CAR-T Cell Therapy Bests Standard of Care in Health-Related Quality of Life for Patients With Lymphoma

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Patients with large B-cell lymphoma tended to have better quality of life that continued to improve over time after receiving Breyzani compared to those given standard of care.

Most patients with large B-cell lymphoma reported positive outcomes and maintenance or improvements in health-related quality of life after receiving second-line Breyzani (liso-cel; lisocabtagene maraleucel), according to findings from the phase 3 TRANSFORM trial.

An analysis of the study presented at the 2021 ASH Annual Meeting, showed that treatment with Breyzani — a CAR-T cell therapy — induced more favorable changes from baseline to day 126 than the standard of care in most of the 30 items found in the European Organization for Research and Treatment of Cancer Quality of Life Questionnaire (EORTC QLQ-C30). Higher scores on the questionnaire represent higher functioning and quality of life.

Specifically, the difference between treatments in terms of cognitive functioning was 2.21 for those treated with Breyzani vs -2.09 with standard of care; the average difference between the treatments for physical functioning was -2.75 and -2.17, respectively. The difference in score between each group was deemed to be statistically significant. Moreover cognitive functioning and physical functioning in the standard of care group tended to deteriorate over time, as the CAR-T cell therapy group was noted to improve.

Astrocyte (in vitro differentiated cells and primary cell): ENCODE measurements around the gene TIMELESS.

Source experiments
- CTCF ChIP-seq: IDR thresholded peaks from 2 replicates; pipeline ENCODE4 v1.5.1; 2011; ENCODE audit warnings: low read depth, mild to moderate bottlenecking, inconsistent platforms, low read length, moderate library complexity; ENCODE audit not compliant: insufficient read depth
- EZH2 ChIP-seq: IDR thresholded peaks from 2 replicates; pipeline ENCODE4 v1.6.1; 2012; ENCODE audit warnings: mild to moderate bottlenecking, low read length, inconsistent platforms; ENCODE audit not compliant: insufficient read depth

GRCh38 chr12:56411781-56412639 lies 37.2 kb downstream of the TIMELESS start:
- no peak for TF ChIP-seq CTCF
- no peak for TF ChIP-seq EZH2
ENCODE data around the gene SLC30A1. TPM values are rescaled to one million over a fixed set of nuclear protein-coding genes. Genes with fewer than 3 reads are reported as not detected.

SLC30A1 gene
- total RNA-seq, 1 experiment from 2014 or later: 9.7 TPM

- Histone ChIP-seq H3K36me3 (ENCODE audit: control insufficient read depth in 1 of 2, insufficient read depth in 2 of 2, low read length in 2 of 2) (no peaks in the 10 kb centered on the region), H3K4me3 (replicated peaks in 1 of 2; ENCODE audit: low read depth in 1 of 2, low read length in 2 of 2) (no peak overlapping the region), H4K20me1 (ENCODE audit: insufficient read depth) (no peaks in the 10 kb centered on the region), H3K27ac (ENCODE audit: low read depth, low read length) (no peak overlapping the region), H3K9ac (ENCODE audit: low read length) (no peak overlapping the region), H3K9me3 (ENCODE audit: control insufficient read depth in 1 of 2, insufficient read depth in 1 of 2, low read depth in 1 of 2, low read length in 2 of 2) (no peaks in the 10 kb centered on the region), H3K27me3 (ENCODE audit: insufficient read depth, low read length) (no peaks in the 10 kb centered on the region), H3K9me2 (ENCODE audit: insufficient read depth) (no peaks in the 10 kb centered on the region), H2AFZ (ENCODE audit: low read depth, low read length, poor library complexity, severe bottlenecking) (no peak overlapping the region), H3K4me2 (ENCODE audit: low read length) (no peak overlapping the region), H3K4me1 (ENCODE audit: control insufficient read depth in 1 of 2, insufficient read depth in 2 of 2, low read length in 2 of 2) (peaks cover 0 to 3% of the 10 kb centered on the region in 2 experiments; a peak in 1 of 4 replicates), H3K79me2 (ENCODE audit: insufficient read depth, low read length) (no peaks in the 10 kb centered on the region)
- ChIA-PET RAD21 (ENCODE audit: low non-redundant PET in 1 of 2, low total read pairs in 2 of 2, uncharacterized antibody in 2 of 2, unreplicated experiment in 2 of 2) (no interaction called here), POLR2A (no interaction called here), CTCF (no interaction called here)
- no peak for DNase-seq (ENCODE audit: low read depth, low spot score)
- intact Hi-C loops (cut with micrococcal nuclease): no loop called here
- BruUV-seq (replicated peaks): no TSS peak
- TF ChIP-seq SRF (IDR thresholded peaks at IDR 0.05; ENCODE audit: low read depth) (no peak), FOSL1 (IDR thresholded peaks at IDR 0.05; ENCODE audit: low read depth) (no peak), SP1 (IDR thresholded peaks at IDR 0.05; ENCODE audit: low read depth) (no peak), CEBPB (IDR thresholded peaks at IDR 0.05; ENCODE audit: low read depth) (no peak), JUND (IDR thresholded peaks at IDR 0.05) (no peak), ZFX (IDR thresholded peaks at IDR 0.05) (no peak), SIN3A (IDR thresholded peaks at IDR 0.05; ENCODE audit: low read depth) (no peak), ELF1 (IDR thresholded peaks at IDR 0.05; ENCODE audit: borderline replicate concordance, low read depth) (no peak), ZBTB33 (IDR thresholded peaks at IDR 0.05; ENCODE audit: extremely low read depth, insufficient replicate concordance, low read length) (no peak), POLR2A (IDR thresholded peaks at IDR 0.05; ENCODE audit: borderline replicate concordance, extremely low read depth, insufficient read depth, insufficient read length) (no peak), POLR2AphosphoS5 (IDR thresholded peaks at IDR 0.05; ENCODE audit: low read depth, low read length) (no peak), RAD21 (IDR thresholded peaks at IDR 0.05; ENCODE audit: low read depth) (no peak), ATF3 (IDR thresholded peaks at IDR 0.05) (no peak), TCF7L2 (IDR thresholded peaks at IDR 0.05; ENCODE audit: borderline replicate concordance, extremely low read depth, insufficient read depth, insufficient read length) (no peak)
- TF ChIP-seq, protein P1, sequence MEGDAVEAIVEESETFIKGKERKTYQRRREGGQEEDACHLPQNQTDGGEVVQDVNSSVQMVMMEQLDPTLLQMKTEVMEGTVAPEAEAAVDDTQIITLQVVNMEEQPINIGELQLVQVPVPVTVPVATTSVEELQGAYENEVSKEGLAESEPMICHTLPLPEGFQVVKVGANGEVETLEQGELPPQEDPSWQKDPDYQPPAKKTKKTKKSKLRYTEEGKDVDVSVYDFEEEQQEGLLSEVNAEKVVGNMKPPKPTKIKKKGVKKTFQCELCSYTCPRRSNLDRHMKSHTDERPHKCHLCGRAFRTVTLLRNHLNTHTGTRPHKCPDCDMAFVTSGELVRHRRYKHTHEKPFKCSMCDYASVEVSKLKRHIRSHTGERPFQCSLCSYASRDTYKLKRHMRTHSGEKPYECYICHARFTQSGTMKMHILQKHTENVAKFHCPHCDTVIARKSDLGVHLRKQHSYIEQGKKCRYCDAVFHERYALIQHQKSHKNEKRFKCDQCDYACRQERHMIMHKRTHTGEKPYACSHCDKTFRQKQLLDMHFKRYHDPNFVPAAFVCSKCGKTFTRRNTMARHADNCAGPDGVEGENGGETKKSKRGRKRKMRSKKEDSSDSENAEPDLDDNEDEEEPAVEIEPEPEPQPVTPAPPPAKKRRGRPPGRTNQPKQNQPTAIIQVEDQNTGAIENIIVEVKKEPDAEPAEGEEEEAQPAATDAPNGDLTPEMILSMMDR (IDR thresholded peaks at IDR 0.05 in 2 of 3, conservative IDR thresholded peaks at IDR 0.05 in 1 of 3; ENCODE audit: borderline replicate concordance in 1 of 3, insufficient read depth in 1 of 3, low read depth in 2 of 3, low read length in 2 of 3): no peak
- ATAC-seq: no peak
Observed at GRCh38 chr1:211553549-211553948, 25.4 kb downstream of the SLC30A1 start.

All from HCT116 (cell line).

The individual-level analyses showed that a higher proportion of patients in the Breyzani group improved when it came to fatigue and global health/quality of life (GH/QOL) compared with standard of care. Similarly, a smaller percentage of patients on Breyzani deteriorated than the standard of care group.

Notably, a higher proportion of patients in the standard of care group experienced worsened fatigue (71%) vs. the Breyzani group (18%), and a lower proportion experienced improvement in fatigue, at 29% and 47%, respectively.

A higher proportion of patients in the standard of care group experienced worsened GH/QOL vs. the CAR-T cell therapy group, at 57% and 18%, respectively; moreover, a lower proportion of patients had improved GH/QOL, at 14% and 53%, in the standard of care and Breyzani groups, respectively.

Regarding the other main goals, the proportions of patients with improvement or deterioration favored Breyzani or proved to be similar between the treatment groups.

“Compared with standard of care, liso-cel (Breyzani) showed favorable improvement in most primary (patient reported outcome) domains, particularly EORTC QLQ-C30 cognitive functioning and fatigue and more patients showed (patient reported outcome) improvements and fewer showed deterioration by month six with liso-cel,” lead study author Dr. Jeremy S. Abramson, of the Lymphoma Program at Massachusetts General Hospital Cancer Center in Boston, and colleagues, wrote in the abstract on the data.